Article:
I’ve been thinking a lot about the idea of home recently. I’m writing this as I approach my last week in Oxford, after ten months here and three years in Southampton before that. I’m moving back to live with my family, where I’ll be based as I work for Student Hubs and study for a part-time MA in London.
I left Sussex in 2012 when I moved to Southampton for university. I spent a lot of my first year feeling as if I was walking around with ‘Bear with me, I’m transitioning’ written on my forehead. Still, I found a sense of community as I studied, made friends, volunteered with Southampton Hub and worked with school groups through the university’s outreach department. I learned to appreciate parts of the city and grew to love Avenue Campus, the Common, Trago Lounge, Mettricks, Southampton City Art Gallery, The Art House, Rice Up Wholefoods and Harbour Lights Picturehouse.
By the spring of 2015, I felt ready to leave, but also sad at the thought of it. A packed schedule and health issues had put a strain on me, physically and mentally. I was diagnosed with coeliac disease during a quiet summer at home. Going from an independent life of studying and other commitments to being dependent on my family was difficult, but I needed that time to get better and learn to appreciate who I am outside of the things I do (you can read my thoughts on identity here).
In August I moved to Oxford – the city of dreaming spires and students on bicycles. I feel like I’ve grown more into myself here. Work has kept me busy, but I’ve made time for self-care and figuring out what I want. I’ve loved walking around Christ Church Meadow, in University Parks, along the Thames Path and through Port Meadow. I’ve spent afternoons sneakily reading in Blackwell’s and evenings seeing talks and plays at the Sheldonian and the Playhouse. I’ve visited my favourite collection of pottery at the Ashmolean and volunteered at their family events.
I’ve shaken off stresses to Taylor Swift during Zumba classes at the Old Firestation. I’ve been to the cinema by myself (to see Joy and The Big Short, if you’re wondering) and to London often. I’ve engaged in ‘Where are we going? How should the world’s problems be fixed?’ conversations with my housemates and fellow Worthwhile graduates. I’ve appreciated evenings out dancing and lazy afternoons at home with tea, Netflix and friends. I’ve enjoyed spending my days with the Student Hubs team and time alone with my notebook in the Turl Street Kitchen.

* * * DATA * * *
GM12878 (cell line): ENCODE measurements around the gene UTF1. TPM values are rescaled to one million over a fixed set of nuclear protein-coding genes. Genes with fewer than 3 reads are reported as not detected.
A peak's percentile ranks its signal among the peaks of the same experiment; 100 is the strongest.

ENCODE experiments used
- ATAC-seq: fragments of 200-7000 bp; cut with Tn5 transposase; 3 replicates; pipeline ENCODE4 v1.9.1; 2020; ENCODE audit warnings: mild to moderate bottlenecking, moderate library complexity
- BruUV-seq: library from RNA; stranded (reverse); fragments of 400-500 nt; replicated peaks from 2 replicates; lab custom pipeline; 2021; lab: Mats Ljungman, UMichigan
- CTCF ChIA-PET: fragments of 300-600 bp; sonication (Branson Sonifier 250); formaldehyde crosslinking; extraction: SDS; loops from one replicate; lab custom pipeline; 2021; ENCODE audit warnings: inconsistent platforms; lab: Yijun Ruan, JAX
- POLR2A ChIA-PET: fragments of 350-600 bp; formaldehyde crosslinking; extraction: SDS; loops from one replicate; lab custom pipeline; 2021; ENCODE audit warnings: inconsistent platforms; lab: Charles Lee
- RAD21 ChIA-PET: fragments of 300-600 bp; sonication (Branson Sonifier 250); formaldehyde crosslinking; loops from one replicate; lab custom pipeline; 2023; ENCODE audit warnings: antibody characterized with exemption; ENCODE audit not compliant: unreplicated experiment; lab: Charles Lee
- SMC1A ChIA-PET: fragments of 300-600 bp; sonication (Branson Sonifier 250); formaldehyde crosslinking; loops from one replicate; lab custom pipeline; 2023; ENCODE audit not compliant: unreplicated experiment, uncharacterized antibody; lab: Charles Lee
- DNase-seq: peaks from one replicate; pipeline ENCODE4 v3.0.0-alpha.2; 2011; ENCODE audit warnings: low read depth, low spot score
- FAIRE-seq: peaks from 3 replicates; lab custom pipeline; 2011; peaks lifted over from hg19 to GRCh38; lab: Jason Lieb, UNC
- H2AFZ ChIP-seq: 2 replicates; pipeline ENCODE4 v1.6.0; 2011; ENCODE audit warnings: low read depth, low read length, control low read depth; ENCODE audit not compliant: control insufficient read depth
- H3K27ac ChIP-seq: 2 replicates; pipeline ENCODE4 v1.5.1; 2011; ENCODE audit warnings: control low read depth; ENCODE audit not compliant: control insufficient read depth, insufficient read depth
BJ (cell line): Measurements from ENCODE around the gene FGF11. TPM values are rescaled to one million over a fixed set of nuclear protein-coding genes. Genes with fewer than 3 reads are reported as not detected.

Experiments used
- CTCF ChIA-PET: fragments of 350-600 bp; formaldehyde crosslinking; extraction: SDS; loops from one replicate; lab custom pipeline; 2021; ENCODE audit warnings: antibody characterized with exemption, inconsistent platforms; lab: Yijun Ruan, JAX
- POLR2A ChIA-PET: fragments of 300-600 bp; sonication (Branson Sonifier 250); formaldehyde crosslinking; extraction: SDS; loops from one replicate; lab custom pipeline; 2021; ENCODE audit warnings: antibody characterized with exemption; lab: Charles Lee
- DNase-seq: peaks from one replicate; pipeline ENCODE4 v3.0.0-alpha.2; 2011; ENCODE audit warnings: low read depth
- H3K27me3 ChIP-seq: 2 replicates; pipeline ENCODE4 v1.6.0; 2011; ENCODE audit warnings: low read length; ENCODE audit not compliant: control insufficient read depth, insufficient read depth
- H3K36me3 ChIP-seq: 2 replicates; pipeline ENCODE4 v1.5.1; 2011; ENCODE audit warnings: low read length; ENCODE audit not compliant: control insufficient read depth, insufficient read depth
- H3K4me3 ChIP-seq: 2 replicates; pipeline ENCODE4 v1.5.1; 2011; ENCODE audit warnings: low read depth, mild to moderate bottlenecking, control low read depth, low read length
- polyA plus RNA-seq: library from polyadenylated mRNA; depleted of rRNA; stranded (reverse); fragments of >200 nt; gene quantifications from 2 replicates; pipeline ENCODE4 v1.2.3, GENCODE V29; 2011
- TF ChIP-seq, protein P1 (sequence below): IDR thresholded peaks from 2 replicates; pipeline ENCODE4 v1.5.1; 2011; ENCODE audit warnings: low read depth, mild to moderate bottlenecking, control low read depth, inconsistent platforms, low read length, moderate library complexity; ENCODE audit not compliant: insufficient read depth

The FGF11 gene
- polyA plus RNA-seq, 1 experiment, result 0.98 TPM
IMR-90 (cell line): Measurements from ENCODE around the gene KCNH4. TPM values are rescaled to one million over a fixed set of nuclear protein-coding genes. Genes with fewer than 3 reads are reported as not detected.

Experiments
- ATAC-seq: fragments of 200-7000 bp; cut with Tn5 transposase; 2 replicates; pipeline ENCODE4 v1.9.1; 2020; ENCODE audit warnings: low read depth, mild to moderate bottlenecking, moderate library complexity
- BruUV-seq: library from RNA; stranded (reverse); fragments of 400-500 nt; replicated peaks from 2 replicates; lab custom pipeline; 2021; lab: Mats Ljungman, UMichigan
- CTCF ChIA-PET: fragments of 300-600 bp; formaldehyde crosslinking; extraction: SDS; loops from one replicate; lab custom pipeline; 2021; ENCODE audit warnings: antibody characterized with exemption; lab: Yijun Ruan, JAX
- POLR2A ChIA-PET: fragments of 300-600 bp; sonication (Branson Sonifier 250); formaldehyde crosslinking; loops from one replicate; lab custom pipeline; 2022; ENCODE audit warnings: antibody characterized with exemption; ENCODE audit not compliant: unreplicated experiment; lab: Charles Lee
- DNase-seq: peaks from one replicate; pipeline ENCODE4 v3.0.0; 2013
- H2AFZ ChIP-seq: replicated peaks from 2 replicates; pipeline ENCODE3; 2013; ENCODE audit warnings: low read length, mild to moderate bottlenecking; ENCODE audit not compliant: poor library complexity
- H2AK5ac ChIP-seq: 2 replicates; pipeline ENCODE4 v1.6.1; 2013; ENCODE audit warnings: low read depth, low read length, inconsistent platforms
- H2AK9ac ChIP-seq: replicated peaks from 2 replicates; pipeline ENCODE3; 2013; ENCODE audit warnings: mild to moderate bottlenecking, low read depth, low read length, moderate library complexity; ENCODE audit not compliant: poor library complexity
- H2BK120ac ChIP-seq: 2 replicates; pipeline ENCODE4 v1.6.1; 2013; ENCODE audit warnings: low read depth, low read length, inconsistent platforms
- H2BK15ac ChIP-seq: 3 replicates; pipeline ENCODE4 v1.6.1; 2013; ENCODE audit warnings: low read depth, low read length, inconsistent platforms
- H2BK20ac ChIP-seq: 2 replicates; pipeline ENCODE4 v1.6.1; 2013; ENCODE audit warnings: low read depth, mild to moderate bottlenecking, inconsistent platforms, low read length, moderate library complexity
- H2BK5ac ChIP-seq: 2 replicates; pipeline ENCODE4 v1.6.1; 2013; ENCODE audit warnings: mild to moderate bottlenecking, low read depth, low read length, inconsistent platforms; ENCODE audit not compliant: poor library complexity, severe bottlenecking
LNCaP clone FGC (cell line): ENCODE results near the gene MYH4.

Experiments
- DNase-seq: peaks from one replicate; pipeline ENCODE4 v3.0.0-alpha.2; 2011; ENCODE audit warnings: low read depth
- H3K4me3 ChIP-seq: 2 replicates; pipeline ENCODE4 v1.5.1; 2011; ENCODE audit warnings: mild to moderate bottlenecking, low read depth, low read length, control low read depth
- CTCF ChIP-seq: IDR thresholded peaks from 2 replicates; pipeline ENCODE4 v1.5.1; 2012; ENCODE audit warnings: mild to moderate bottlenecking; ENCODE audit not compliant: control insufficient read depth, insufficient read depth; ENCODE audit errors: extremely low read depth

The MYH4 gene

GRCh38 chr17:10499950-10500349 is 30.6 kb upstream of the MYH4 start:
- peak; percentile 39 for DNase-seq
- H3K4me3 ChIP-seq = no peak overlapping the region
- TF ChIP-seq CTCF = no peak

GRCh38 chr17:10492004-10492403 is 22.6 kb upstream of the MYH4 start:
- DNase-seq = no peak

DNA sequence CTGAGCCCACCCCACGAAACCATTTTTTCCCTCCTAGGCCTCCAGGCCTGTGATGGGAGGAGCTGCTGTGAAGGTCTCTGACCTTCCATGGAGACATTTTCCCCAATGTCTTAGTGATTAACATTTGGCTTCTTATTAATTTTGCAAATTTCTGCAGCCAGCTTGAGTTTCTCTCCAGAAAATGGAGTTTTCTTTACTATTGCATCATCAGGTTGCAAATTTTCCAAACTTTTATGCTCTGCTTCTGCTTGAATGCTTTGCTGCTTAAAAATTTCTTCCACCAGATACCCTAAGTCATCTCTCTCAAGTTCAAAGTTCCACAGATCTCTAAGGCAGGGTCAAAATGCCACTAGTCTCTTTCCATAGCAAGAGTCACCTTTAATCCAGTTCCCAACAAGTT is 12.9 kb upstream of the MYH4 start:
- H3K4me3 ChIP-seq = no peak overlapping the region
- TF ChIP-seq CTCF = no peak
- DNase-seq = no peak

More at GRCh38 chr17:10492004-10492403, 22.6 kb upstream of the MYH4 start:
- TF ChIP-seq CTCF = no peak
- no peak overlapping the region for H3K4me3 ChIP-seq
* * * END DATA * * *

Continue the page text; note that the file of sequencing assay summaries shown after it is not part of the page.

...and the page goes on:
All of these things have given me a strong sense of home in Oxford. At times I’ve felt landlocked (growing up by the sea will do that to you) and frustrated at having to wade my way through tourists to get to work, but the beauty of the place and the people I’ve spent the year with have far outweighed those moments. I’m grateful to have experienced living here, although now feels like the right time to leave and get some rest before starting work and university again.
I think we can find a sense of home in places we’ve never lived at all, too. I’ve been to Mumbles and the Gower in South Wales once (if not more) during nearly every year of my life. Collectively, I’ve spent months there. It’s where my Dad went to university and where he met my Mum when they were teenagers. From Oystermouth Castle, you can see the house where my Grandad and great grandparents lived. I’ve explored the cliffs and beaches with old friends. It’s where I’ve seen my younger cousins grow up and my older cousin get married. I find comfort in the familiarity and consistency of the place – it’s full of family history, love and happy memories.
I also find this at home in Sussex, although I sometimes felt uncomfortable there during breaks from university. I liked seeing my family and school friends, but it felt odd to be at the site of so much personal history when I was trying to build a life elsewhere. Now, though, I appreciate it as both the place I grew up and somewhere I can be happy in the present.
As I start to pack up my room in Oxford and the friends I’ve made this year move on to other places and opportunities, I’ve come to the conclusion that home is wherever we root ourselves and build a community – whether we’re there for six months, sixty years or intermittently. I feel lucky to be able to call so many places home.